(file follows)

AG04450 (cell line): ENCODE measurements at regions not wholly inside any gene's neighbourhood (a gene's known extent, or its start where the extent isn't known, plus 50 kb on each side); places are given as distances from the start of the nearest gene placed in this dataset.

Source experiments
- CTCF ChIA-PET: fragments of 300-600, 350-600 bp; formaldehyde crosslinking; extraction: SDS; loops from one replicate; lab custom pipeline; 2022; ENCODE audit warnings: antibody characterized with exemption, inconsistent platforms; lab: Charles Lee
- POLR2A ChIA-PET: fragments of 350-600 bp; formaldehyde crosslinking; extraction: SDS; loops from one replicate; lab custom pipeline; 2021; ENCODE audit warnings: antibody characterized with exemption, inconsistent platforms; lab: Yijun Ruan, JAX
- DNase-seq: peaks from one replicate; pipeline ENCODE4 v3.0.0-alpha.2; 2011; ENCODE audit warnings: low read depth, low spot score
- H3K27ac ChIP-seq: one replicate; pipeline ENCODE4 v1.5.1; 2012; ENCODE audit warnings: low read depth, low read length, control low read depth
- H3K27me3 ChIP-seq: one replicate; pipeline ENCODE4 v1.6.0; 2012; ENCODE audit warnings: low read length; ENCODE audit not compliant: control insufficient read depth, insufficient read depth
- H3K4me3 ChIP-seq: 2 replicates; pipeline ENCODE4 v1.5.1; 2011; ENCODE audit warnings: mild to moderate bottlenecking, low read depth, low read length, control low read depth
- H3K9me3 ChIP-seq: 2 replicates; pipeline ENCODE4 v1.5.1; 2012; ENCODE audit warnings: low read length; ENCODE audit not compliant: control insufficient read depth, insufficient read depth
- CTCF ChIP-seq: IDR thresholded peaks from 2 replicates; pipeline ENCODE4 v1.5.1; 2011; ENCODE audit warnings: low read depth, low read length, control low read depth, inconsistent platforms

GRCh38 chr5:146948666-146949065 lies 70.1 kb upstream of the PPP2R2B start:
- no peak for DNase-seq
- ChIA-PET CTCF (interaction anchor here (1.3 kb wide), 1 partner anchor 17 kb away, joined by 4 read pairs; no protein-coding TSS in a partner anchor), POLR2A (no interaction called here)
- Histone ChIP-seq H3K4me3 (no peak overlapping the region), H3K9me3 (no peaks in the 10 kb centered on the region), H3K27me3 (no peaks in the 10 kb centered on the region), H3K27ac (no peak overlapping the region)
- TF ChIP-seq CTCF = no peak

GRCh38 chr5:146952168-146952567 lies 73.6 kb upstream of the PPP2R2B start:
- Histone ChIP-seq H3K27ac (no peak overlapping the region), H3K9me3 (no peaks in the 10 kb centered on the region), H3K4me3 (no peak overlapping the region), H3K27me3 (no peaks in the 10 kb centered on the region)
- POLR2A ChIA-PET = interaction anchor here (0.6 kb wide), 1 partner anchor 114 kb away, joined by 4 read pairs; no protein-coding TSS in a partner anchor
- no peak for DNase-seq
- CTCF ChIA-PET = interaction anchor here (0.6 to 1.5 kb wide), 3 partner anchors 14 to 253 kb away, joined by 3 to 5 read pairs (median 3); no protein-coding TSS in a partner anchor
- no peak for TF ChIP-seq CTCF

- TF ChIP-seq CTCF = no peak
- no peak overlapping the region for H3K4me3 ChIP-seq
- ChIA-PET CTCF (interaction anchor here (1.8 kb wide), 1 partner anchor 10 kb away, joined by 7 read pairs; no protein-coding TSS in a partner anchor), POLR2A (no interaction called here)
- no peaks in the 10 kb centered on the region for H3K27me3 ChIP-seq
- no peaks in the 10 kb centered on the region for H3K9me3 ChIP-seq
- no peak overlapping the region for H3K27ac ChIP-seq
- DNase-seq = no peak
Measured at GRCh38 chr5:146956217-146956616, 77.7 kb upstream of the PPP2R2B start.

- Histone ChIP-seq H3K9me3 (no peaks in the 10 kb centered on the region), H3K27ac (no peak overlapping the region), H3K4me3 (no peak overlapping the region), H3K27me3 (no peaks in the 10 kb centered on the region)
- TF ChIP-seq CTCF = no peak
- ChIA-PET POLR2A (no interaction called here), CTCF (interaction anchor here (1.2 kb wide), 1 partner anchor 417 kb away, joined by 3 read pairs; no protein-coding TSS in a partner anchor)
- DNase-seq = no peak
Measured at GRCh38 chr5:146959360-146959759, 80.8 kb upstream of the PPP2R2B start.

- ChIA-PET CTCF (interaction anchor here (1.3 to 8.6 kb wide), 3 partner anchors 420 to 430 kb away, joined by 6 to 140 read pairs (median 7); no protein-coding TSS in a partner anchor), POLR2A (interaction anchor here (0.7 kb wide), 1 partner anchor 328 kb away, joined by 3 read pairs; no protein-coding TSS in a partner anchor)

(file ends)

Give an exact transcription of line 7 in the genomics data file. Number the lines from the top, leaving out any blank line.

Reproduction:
- H3K27me3 ChIP-seq: one replicate; pipeline ENCODE4 v1.6.0; 2012; ENCODE audit warnings: low read length; ENCODE audit not compliant: control insufficient read depth, insufficient read depth